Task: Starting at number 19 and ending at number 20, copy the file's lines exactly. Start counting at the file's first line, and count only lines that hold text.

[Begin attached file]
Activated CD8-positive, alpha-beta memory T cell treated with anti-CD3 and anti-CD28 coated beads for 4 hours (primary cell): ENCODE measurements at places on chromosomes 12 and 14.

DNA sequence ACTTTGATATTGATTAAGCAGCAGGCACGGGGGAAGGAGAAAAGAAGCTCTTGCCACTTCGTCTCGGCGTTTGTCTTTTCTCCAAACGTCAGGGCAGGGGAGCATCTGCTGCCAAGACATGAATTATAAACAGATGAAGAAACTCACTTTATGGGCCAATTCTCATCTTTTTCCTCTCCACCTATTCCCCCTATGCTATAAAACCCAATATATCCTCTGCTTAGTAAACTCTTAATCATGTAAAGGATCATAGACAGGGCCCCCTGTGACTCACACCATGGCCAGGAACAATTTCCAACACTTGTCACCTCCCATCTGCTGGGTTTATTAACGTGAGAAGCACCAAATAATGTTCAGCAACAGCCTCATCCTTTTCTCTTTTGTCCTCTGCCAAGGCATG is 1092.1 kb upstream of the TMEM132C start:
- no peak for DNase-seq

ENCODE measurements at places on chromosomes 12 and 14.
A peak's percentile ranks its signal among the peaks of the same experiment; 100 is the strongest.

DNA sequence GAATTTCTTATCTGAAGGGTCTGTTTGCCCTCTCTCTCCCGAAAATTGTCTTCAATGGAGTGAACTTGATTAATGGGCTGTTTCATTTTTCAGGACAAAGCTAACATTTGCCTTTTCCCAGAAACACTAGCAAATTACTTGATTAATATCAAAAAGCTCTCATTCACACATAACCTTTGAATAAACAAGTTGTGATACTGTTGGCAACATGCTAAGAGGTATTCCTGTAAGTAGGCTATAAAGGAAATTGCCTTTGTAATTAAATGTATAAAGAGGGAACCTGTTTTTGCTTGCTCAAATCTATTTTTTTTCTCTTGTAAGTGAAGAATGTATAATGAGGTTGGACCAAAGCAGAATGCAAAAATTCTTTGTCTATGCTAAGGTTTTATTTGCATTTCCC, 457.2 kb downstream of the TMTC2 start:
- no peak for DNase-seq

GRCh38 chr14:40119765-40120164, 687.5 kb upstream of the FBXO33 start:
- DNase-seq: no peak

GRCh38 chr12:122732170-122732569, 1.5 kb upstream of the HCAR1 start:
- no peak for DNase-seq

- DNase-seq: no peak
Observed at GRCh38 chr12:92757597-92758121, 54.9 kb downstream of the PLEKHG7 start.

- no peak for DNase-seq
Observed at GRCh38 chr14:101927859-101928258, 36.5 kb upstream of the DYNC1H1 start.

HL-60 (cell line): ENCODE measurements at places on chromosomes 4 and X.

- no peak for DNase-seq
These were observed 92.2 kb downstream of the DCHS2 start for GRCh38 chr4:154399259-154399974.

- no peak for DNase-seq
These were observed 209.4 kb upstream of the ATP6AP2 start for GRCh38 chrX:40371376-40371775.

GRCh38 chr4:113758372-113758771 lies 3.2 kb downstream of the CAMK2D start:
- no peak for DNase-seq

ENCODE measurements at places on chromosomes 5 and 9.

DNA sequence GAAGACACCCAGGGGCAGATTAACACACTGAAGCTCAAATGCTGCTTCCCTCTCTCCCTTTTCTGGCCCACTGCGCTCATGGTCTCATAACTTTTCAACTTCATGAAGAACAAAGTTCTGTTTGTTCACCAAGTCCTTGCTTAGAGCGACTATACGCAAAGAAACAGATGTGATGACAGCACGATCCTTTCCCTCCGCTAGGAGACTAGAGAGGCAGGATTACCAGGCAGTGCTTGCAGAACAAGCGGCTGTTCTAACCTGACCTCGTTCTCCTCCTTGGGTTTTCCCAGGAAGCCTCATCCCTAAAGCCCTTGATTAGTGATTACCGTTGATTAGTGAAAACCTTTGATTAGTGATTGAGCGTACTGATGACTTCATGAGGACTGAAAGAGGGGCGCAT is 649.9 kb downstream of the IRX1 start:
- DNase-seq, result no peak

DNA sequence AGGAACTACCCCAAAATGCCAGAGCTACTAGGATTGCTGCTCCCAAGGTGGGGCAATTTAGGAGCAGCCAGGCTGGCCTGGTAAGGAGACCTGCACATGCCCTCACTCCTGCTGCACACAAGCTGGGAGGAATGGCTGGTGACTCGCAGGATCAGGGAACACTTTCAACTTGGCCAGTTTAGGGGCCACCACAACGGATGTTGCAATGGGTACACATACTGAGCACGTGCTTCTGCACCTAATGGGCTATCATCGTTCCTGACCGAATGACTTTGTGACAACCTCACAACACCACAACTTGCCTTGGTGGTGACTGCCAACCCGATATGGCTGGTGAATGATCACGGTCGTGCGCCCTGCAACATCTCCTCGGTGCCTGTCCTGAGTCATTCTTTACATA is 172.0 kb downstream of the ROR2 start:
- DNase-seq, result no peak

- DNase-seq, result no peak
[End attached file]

- no peak for DNase-seq
These were observed 209.4 kb upstream of the ATP6AP2 start for GRCh38 chrX:40371376-40371775.